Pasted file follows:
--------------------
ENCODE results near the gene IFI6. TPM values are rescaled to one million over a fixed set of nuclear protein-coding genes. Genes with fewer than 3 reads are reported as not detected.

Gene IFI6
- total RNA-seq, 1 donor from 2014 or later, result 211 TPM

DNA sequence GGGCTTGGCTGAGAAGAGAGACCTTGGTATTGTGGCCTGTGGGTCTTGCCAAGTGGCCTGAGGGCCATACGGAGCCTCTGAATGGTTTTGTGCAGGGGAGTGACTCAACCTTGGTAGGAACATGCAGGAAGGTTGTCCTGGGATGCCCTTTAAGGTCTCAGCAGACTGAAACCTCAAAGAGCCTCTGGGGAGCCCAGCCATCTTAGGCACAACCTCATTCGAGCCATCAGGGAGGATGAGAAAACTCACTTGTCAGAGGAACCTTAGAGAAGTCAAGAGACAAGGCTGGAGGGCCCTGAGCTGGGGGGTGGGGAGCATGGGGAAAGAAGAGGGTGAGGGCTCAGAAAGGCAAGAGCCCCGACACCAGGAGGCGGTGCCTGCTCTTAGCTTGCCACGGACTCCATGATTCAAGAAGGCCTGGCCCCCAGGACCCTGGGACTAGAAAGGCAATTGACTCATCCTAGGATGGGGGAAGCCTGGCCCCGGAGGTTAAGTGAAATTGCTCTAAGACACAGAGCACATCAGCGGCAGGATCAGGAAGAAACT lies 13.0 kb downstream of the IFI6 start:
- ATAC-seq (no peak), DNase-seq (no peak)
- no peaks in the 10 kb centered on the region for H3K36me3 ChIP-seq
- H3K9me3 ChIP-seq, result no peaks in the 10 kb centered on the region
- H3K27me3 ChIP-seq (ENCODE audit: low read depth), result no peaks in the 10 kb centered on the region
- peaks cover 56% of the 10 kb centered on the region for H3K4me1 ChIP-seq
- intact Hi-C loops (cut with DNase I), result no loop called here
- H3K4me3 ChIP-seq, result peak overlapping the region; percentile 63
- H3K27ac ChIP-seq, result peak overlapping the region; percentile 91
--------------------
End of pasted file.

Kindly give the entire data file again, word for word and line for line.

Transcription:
ENCODE results near the gene IFI6. TPM values are rescaled to one million over a fixed set of nuclear protein-coding genes. Genes with fewer than 3 reads are reported as not detected.

Gene IFI6
- total RNA-seq, 1 donor from 2014 or later, result 211 TPM

DNA sequence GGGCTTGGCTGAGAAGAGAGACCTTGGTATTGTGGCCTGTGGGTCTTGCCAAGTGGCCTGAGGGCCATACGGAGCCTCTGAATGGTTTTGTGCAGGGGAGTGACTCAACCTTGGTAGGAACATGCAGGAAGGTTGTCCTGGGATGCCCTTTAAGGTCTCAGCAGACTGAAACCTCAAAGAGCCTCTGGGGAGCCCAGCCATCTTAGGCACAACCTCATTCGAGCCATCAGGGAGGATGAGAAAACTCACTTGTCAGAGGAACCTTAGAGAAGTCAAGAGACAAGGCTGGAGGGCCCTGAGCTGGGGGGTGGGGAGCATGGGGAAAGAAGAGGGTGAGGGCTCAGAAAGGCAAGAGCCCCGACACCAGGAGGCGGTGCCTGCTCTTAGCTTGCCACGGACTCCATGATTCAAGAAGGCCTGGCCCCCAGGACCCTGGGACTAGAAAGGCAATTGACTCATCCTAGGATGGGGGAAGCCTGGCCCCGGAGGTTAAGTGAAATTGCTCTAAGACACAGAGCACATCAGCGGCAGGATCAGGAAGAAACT lies 13.0 kb downstream of the IFI6 start:
- ATAC-seq (no peak), DNase-seq (no peak)
- no peaks in the 10 kb centered on the region for H3K36me3 ChIP-seq
- H3K9me3 ChIP-seq, result no peaks in the 10 kb centered on the region
- H3K27me3 ChIP-seq (ENCODE audit: low read depth), result no peaks in the 10 kb centered on the region
- peaks cover 56% of the 10 kb centered on the region for H3K4me1 ChIP-seq
- intact Hi-C loops (cut with DNase I), result no loop called here
- H3K4me3 ChIP-seq, result peak overlapping the region; percentile 63
- H3K27ac ChIP-seq, result peak overlapping the region; percentile 91